An Irish woman's social, political and domestic commentary
Friday, April 01, 2005  


Here's a memoir I was asked to write for a local parish book last year. It's bit corny but all true.

The planning went on for weeks and the excitement is clearer in my mind than any Christmas. I was 8 years old; my sister only 6, and as I recall there was some prohibition on children under a certain age attending the mass in the Phoenix Park. But it had been decreed that we were to go. No one uses thermos flasks any more; but in 1979 my mother bought the latest technology: the food flask. After much deliberation it was decided that chicken fricassee would be brought. Whatever about food for the soul, we were not taking any chances on food for ourselves. Fever pitch was reached when my Granny arrived home from either Dublin or London, some exotic consumer paradise anyway, with two blue and white stripey deckchairs – made especially for children. Children’s chairs are commonplace now, but the concept had never even been imagined in Newcastle. We couldn’t believe it. I can still see the scene of their arrival clearly and hear the shrieks of surprise. Final security measures were taken with labels sewn into my sister’s coat declaring her name and address should she be mislaid in the expected throng. I was deemed articulate enough to identify myself in that eventuality. These preparations were repeated throughout the country. On the national level, someone had decided that the train was to stop in Enfield station which had been closed for some 30 years. I don’t know if Pope John Paul II knew that such infrastructural heights were being reached, but then, they were also clearing Dublin’s skies of all air traffic within hours of his arrival. Never again will a country come to such a standstill for one man. Some people remark upon Dublin’s silent streets when Ireland played Romania in Italia ‘90 but can you imagine all planes being grounded for anyone ever again?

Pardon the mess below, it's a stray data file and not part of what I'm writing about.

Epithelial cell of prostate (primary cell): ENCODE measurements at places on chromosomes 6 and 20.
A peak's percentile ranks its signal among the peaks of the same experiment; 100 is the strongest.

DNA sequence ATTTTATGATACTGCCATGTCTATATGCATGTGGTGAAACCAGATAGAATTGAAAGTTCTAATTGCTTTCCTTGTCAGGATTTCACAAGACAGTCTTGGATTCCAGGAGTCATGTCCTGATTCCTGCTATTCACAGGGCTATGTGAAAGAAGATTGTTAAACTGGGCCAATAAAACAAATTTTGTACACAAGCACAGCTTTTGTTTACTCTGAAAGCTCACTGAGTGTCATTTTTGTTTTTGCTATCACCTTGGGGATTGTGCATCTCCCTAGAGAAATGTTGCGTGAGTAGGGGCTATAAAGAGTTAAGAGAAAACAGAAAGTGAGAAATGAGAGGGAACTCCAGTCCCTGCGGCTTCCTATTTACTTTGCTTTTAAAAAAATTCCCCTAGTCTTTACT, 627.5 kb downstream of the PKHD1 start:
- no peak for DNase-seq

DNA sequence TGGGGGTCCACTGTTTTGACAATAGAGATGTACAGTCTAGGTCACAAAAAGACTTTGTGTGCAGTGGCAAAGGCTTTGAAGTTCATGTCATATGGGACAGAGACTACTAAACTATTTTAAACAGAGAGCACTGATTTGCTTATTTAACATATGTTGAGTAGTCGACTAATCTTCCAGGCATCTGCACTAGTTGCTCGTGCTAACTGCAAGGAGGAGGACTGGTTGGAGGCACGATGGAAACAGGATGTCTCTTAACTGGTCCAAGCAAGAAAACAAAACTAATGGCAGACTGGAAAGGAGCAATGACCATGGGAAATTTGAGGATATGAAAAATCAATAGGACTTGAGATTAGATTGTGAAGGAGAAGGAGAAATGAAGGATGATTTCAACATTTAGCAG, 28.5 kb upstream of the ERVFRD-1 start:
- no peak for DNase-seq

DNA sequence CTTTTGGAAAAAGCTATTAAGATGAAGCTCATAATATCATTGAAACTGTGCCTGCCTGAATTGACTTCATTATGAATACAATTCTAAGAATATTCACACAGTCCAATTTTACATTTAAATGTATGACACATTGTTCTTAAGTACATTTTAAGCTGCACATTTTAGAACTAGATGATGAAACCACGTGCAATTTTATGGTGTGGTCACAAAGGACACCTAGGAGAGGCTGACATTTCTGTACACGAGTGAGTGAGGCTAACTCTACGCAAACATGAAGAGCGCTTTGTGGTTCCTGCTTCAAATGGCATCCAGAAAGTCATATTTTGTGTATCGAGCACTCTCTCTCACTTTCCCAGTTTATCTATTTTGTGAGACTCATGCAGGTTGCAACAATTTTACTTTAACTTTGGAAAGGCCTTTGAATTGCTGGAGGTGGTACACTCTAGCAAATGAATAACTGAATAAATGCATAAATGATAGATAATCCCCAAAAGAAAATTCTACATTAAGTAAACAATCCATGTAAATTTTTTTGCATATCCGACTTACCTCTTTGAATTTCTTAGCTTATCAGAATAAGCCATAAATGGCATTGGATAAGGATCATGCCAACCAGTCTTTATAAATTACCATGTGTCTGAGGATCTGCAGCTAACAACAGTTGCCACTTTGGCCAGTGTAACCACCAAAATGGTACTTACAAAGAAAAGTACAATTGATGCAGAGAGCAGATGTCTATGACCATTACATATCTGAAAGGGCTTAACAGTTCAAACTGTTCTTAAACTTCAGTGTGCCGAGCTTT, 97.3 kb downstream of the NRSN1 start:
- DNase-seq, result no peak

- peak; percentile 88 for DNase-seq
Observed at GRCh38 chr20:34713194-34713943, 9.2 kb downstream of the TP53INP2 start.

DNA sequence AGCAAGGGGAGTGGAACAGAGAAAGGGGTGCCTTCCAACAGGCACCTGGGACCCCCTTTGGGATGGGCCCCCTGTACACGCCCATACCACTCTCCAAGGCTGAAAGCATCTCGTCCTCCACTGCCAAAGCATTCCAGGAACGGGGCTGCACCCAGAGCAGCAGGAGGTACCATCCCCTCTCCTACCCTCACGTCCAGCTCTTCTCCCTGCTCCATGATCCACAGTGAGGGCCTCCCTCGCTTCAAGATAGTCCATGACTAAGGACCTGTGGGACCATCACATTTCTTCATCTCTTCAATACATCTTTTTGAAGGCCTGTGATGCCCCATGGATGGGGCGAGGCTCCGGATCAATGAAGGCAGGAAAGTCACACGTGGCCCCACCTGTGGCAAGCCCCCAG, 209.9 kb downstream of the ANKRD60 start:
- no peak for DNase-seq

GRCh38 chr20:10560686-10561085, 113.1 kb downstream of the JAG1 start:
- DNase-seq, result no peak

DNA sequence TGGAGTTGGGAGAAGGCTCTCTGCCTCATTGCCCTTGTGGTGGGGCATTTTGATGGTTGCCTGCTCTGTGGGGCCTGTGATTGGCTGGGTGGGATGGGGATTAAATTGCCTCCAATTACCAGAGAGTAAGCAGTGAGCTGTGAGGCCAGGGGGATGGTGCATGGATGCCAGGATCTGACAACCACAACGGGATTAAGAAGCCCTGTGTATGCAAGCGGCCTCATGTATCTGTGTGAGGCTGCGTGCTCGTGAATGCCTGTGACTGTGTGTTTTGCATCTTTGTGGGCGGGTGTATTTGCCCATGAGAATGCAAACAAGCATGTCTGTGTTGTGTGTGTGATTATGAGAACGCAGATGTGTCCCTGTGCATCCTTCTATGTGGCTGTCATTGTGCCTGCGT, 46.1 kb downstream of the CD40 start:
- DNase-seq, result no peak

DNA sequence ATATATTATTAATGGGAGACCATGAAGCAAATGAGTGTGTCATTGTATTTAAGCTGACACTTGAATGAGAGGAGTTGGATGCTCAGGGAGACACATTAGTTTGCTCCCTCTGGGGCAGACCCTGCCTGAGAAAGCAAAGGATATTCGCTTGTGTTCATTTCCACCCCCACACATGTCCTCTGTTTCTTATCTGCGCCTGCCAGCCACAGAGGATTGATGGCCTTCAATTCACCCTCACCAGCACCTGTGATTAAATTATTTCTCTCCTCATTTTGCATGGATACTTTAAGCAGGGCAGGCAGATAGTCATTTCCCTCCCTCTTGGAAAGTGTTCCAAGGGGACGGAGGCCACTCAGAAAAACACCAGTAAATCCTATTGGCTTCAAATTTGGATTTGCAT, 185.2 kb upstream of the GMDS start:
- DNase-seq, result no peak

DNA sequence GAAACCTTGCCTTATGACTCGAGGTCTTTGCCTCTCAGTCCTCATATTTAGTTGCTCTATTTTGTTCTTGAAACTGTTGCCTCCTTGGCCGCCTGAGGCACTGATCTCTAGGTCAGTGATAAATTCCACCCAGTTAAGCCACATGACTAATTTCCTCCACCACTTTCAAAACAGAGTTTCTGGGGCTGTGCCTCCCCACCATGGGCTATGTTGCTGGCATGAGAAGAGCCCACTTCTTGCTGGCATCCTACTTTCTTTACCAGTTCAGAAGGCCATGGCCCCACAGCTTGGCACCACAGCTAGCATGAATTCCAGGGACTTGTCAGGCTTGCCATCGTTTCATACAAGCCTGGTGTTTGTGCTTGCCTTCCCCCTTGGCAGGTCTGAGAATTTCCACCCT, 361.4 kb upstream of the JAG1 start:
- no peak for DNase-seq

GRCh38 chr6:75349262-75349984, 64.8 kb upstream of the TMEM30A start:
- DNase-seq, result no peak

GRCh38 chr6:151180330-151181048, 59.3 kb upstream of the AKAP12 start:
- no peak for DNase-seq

John Paul II was the first non-Italian pope since the Dutch theologian Adrian VI was elected in 1522. The first pope to visit Ireland. We all knew most likely the last. Even when he was elected there was an enormously warm response to the man who appeared incredibly humble and promised to fulfil his mission in person. He had a kind face, loved his people and had a zeal to meet them. A superb linguist, he spoke 11 languages, so he could speak to us all. The word ‘popemobile’ entered our parlance. He seemed to personify Jesus’ oft repeated, but usually ignored, pleas for love. This newly elected pope who became the centre of the country’s activities seems to bear no relation to the desperately ill man we see on television today who has become a bastion of conservatism. In 1979, his election was almost revolutionary. And we were a part of that revolution. The pope was visiting Ireland! Papal flags flew everywhere.